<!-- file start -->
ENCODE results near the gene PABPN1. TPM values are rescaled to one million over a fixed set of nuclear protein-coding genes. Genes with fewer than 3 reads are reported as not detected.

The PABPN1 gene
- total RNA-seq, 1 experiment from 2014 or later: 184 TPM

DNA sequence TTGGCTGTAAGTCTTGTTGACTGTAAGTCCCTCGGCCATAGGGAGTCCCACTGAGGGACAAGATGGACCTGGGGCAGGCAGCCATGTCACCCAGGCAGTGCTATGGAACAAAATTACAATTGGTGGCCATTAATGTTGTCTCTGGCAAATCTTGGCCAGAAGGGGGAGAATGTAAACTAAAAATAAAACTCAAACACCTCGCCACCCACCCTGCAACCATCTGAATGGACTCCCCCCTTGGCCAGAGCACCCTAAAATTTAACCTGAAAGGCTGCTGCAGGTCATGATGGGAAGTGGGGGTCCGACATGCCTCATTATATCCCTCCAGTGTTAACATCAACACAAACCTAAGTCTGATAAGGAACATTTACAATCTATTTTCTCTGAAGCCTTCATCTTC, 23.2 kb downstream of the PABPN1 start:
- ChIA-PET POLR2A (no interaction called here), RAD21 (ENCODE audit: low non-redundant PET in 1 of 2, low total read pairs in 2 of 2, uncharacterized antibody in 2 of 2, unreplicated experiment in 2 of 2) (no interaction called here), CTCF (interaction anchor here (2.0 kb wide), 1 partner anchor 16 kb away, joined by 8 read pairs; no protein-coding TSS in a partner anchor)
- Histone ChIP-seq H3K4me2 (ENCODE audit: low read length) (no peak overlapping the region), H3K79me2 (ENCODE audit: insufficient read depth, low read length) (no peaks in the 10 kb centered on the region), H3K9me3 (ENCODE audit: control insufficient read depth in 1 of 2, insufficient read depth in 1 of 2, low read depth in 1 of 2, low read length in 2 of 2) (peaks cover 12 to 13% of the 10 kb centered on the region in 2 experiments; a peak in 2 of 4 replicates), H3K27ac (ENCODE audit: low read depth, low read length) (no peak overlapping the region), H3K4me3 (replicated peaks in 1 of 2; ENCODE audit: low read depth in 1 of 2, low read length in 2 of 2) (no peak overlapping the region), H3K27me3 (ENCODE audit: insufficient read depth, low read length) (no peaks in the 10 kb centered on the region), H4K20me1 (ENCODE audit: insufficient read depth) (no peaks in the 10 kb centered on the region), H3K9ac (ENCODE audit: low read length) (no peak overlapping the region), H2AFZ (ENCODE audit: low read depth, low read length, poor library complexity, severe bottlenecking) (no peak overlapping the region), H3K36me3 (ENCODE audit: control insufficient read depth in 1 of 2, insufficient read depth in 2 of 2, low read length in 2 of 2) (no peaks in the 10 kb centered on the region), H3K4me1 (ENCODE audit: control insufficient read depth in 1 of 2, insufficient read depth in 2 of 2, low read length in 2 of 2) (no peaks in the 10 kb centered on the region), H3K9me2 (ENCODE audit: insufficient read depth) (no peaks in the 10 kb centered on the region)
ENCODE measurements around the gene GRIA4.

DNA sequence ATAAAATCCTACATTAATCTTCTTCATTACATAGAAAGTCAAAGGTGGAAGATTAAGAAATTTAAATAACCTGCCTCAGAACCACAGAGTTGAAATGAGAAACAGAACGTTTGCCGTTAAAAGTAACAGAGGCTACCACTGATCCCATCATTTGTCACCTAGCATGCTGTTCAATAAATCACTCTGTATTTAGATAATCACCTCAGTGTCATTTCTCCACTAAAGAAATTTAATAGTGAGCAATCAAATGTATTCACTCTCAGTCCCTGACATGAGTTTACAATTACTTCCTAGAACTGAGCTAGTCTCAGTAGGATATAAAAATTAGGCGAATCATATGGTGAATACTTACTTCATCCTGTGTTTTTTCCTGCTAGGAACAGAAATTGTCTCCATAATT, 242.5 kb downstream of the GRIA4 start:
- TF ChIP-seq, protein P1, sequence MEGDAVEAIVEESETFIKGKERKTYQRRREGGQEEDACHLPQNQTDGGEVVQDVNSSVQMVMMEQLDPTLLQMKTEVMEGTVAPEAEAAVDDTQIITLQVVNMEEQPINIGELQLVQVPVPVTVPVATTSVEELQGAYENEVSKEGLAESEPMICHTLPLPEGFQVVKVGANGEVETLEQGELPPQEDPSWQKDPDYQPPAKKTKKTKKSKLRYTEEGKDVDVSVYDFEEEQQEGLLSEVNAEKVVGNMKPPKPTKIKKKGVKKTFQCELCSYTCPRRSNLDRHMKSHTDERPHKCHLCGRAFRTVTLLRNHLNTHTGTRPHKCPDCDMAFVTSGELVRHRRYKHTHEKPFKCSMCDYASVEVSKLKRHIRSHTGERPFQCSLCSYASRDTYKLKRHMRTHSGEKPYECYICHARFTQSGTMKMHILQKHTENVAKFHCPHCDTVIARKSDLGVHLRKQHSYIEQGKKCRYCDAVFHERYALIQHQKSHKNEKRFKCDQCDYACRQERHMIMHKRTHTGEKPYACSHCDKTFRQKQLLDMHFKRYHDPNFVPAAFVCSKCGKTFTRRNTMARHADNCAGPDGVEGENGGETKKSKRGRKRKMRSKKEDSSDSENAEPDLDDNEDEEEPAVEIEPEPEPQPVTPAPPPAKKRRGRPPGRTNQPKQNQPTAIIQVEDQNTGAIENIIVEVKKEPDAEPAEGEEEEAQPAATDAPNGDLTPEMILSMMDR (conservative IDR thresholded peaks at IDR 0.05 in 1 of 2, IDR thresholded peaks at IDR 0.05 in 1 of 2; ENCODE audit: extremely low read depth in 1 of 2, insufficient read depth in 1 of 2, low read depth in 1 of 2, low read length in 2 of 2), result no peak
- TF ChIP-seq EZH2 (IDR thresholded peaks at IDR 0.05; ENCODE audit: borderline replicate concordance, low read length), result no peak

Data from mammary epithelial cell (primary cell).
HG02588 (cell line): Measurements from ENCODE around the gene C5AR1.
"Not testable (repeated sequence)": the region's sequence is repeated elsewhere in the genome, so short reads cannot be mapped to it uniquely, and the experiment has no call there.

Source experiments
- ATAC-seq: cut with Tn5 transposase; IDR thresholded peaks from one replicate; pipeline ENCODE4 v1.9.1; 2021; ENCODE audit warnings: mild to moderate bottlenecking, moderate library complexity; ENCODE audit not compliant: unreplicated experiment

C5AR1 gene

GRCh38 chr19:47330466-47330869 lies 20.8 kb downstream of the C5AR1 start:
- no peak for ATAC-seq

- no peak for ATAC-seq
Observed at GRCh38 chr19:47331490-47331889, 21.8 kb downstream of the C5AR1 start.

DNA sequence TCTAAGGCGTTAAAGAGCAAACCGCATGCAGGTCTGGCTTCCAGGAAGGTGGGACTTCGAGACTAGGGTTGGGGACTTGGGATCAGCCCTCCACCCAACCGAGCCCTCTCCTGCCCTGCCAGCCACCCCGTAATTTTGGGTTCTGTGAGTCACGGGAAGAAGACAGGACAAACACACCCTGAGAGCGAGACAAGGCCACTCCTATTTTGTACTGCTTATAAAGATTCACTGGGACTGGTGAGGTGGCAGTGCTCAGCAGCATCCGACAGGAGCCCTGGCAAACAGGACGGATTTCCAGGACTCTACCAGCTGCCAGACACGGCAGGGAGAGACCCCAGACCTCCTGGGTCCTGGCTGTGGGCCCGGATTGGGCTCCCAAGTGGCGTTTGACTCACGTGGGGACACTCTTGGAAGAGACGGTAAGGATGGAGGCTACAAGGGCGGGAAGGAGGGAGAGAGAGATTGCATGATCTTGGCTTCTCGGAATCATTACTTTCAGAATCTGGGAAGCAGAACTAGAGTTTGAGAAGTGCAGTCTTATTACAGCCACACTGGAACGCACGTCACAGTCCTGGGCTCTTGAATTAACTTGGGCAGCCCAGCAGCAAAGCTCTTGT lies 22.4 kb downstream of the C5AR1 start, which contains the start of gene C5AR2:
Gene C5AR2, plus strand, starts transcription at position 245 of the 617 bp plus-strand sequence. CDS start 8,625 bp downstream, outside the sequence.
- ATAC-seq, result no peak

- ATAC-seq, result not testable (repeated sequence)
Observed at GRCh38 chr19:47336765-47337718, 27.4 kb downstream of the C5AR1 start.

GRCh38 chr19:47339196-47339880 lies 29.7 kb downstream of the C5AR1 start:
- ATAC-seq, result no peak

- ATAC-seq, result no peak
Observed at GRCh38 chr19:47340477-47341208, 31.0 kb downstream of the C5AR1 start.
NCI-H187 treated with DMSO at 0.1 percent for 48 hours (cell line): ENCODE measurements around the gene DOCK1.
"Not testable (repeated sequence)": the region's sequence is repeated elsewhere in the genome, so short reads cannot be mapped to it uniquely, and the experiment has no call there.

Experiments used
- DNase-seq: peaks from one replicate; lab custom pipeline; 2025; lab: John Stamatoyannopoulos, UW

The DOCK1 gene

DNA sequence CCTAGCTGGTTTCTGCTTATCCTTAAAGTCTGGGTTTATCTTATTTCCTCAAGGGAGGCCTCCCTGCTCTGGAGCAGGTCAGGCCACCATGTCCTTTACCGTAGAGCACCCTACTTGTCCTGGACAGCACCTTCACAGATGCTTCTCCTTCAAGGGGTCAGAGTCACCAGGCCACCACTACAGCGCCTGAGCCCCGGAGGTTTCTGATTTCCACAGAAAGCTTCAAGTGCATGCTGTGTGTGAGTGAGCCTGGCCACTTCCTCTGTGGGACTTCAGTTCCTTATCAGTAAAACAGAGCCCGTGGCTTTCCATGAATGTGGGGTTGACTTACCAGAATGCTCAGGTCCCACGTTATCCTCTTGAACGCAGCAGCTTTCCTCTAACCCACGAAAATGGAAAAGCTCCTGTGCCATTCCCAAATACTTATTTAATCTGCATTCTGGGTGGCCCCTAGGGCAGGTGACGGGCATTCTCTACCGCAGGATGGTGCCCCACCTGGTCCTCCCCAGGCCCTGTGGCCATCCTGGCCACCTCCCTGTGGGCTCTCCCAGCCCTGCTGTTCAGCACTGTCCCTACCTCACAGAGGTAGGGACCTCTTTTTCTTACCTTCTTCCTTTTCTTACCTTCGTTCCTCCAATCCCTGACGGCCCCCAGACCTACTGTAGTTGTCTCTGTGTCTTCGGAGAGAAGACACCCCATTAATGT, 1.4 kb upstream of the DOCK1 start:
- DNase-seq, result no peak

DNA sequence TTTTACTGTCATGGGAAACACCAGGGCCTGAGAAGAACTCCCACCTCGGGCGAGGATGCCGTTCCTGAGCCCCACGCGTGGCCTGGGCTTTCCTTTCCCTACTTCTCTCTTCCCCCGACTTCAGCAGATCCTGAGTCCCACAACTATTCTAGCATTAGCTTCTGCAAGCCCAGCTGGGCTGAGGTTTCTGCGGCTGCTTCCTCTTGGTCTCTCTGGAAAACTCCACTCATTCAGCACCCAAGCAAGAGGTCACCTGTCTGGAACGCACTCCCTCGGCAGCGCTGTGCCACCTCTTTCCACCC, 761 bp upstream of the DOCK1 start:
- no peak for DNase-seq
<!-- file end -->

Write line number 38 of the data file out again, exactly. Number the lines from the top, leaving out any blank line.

- no peak for DNase-seq